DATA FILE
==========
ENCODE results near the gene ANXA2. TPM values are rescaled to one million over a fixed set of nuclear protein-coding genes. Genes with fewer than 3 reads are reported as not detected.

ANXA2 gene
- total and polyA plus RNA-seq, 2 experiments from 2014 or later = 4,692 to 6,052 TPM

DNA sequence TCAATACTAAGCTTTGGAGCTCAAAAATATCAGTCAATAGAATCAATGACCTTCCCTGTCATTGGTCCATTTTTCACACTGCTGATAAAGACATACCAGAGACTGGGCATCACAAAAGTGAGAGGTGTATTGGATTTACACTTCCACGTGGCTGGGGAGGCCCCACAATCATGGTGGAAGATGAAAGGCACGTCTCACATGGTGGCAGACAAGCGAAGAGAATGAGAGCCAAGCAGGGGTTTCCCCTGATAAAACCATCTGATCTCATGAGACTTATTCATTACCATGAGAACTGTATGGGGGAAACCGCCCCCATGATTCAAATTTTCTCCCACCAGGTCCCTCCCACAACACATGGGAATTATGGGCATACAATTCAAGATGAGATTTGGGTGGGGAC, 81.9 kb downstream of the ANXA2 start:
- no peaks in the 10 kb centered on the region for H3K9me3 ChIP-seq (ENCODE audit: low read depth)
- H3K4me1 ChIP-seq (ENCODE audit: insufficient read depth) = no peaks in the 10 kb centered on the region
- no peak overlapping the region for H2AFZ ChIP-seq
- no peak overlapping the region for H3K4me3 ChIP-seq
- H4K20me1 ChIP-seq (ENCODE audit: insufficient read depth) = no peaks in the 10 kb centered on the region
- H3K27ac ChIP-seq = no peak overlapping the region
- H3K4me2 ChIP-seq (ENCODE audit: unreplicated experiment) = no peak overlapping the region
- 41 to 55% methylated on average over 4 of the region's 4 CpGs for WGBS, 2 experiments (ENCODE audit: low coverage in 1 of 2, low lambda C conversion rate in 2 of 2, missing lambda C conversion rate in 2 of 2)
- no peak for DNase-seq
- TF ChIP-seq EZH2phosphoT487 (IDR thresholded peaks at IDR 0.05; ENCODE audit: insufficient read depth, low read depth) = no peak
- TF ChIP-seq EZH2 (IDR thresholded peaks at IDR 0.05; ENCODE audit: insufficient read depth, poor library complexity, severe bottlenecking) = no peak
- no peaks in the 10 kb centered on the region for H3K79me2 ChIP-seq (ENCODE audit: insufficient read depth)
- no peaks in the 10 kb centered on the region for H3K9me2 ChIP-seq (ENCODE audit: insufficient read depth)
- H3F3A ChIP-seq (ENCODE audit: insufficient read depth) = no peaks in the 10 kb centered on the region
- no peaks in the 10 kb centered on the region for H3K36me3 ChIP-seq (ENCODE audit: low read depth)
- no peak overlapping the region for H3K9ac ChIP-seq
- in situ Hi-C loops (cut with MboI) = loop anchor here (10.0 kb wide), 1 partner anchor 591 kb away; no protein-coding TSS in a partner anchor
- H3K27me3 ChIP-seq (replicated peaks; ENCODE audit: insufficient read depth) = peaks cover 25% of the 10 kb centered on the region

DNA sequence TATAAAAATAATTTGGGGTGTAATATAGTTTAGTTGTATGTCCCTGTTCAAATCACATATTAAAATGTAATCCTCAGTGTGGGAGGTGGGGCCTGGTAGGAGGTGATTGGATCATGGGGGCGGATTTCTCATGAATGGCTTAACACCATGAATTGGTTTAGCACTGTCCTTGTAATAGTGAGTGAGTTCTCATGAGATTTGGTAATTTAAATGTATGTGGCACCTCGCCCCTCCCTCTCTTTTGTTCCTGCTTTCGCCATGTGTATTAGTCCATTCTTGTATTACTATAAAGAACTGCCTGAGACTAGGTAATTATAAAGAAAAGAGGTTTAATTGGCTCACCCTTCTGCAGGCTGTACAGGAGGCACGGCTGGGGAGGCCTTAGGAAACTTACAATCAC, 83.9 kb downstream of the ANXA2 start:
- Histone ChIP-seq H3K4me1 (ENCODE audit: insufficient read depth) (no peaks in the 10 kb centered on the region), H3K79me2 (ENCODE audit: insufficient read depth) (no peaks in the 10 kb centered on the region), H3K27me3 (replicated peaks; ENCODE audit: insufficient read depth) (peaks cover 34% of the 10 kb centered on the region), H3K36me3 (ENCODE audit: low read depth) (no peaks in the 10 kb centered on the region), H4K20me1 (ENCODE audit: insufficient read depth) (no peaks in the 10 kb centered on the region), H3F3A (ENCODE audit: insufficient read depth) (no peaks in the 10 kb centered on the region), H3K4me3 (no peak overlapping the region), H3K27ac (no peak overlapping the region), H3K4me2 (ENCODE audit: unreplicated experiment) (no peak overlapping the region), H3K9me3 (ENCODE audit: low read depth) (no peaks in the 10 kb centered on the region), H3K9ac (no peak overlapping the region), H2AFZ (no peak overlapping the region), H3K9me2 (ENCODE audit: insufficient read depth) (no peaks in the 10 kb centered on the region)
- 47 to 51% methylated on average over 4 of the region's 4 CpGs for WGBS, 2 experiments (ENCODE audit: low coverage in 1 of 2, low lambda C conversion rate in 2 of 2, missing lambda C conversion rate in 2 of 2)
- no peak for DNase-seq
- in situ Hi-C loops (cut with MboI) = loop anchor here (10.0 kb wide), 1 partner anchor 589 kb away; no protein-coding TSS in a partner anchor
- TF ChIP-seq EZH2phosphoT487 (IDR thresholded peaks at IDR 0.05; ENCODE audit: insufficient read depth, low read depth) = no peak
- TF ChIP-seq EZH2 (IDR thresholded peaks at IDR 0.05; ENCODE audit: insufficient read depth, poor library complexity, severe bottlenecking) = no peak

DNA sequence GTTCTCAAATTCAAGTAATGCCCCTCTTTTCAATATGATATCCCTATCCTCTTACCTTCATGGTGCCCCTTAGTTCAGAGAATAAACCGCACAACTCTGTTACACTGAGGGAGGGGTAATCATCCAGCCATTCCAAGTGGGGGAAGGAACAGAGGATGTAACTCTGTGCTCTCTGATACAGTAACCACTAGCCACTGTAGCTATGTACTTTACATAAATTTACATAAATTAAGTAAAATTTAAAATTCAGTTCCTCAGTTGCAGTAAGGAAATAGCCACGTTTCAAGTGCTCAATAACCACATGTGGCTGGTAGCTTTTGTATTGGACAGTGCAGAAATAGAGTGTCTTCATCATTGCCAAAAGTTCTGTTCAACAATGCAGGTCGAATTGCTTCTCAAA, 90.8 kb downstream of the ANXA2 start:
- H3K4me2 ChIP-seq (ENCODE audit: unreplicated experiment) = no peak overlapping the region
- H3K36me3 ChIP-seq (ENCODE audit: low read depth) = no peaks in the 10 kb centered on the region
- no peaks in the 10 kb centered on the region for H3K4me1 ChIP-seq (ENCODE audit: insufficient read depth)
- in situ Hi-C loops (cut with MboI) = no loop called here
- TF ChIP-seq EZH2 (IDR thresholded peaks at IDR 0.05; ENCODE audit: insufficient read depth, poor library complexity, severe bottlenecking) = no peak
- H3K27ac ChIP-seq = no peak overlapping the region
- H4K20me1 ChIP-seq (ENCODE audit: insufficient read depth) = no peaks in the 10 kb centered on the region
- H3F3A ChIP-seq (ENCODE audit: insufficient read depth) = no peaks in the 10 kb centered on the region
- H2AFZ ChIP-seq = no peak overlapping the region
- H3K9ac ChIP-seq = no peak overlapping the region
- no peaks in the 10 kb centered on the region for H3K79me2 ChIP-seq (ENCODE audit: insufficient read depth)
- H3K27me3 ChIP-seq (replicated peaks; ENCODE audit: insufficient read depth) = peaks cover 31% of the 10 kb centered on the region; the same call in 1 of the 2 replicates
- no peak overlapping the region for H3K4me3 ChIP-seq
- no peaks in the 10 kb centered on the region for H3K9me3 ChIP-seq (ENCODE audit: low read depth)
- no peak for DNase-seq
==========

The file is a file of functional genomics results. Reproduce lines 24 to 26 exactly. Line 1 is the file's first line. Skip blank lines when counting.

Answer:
- Histone ChIP-seq H3K4me1 (ENCODE audit: insufficient read depth) (no peaks in the 10 kb centered on the region), H3K79me2 (ENCODE audit: insufficient read depth) (no peaks in the 10 kb centered on the region), H3K27me3 (replicated peaks; ENCODE audit: insufficient read depth) (peaks cover 34% of the 10 kb centered on the region), H3K36me3 (ENCODE audit: low read depth) (no peaks in the 10 kb centered on the region), H4K20me1 (ENCODE audit: insufficient read depth) (no peaks in the 10 kb centered on the region), H3F3A (ENCODE audit: insufficient read depth) (no peaks in the 10 kb centered on the region), H3K4me3 (no peak overlapping the region), H3K27ac (no peak overlapping the region), H3K4me2 (ENCODE audit: unreplicated experiment) (no peak overlapping the region), H3K9me3 (ENCODE audit: low read depth) (no peaks in the 10 kb centered on the region), H3K9ac (no peak overlapping the region), H2AFZ (no peak overlapping the region), H3K9me2 (ENCODE audit: insufficient read depth) (no peaks in the 10 kb centered on the region)
- 47 to 51% methylated on average over 4 of the region's 4 CpGs for WGBS, 2 experiments (ENCODE audit: low coverage in 1 of 2, low lambda C conversion rate in 2 of 2, missing lambda C conversion rate in 2 of 2)
- no peak for DNase-seq